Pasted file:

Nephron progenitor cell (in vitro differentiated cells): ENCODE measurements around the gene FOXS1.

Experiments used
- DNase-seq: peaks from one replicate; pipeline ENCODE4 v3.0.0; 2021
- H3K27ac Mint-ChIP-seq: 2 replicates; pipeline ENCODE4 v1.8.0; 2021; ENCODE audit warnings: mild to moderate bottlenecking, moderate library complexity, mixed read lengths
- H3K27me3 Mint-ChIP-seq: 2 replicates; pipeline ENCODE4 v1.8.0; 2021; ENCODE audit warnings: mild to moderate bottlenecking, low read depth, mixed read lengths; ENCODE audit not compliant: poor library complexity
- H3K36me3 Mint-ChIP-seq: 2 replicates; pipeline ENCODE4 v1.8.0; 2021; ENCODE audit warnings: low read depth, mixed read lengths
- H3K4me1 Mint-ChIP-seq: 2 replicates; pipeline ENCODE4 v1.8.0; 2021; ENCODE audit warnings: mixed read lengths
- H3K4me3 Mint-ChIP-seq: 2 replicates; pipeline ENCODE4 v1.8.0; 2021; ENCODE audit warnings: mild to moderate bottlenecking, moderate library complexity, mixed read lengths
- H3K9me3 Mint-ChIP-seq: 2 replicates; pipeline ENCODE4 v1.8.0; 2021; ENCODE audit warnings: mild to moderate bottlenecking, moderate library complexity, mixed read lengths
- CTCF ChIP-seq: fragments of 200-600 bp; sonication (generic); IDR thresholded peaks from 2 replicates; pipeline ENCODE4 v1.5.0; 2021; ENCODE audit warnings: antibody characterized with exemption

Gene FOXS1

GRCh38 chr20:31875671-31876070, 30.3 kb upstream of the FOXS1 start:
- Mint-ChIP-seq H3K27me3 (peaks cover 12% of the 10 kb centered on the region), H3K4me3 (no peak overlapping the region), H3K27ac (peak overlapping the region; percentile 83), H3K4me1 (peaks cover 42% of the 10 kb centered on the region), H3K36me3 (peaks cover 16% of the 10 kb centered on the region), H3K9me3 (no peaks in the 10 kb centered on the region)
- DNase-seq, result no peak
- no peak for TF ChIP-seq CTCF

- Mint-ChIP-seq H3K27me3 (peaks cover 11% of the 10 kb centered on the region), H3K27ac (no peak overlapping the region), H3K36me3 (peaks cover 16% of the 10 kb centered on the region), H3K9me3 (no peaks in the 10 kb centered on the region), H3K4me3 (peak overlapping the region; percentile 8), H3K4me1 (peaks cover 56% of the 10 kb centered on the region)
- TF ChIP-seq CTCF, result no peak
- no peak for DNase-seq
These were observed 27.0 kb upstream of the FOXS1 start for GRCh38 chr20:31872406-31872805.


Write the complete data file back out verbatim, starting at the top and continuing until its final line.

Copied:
Nephron progenitor cell (in vitro differentiated cells): ENCODE measurements around the gene FOXS1.

Experiments used
- DNase-seq: peaks from one replicate; pipeline ENCODE4 v3.0.0; 2021
- H3K27ac Mint-ChIP-seq: 2 replicates; pipeline ENCODE4 v1.8.0; 2021; ENCODE audit warnings: mild to moderate bottlenecking, moderate library complexity, mixed read lengths
- H3K27me3 Mint-ChIP-seq: 2 replicates; pipeline ENCODE4 v1.8.0; 2021; ENCODE audit warnings: mild to moderate bottlenecking, low read depth, mixed read lengths; ENCODE audit not compliant: poor library complexity
- H3K36me3 Mint-ChIP-seq: 2 replicates; pipeline ENCODE4 v1.8.0; 2021; ENCODE audit warnings: low read depth, mixed read lengths
- H3K4me1 Mint-ChIP-seq: 2 replicates; pipeline ENCODE4 v1.8.0; 2021; ENCODE audit warnings: mixed read lengths
- H3K4me3 Mint-ChIP-seq: 2 replicates; pipeline ENCODE4 v1.8.0; 2021; ENCODE audit warnings: mild to moderate bottlenecking, moderate library complexity, mixed read lengths
- H3K9me3 Mint-ChIP-seq: 2 replicates; pipeline ENCODE4 v1.8.0; 2021; ENCODE audit warnings: mild to moderate bottlenecking, moderate library complexity, mixed read lengths
- CTCF ChIP-seq: fragments of 200-600 bp; sonication (generic); IDR thresholded peaks from 2 replicates; pipeline ENCODE4 v1.5.0; 2021; ENCODE audit warnings: antibody characterized with exemption

Gene FOXS1

GRCh38 chr20:31875671-31876070, 30.3 kb upstream of the FOXS1 start:
- Mint-ChIP-seq H3K27me3 (peaks cover 12% of the 10 kb centered on the region), H3K4me3 (no peak overlapping the region), H3K27ac (peak overlapping the region; percentile 83), H3K4me1 (peaks cover 42% of the 10 kb centered on the region), H3K36me3 (peaks cover 16% of the 10 kb centered on the region), H3K9me3 (no peaks in the 10 kb centered on the region)
- DNase-seq, result no peak
- no peak for TF ChIP-seq CTCF

- Mint-ChIP-seq H3K27me3 (peaks cover 11% of the 10 kb centered on the region), H3K27ac (no peak overlapping the region), H3K36me3 (peaks cover 16% of the 10 kb centered on the region), H3K9me3 (no peaks in the 10 kb centered on the region), H3K4me3 (peak overlapping the region; percentile 8), H3K4me1 (peaks cover 56% of the 10 kb centered on the region)
- TF ChIP-seq CTCF, result no peak
- no peak for DNase-seq
These were observed 27.0 kb upstream of the FOXS1 start for GRCh38 chr20:31872406-31872805.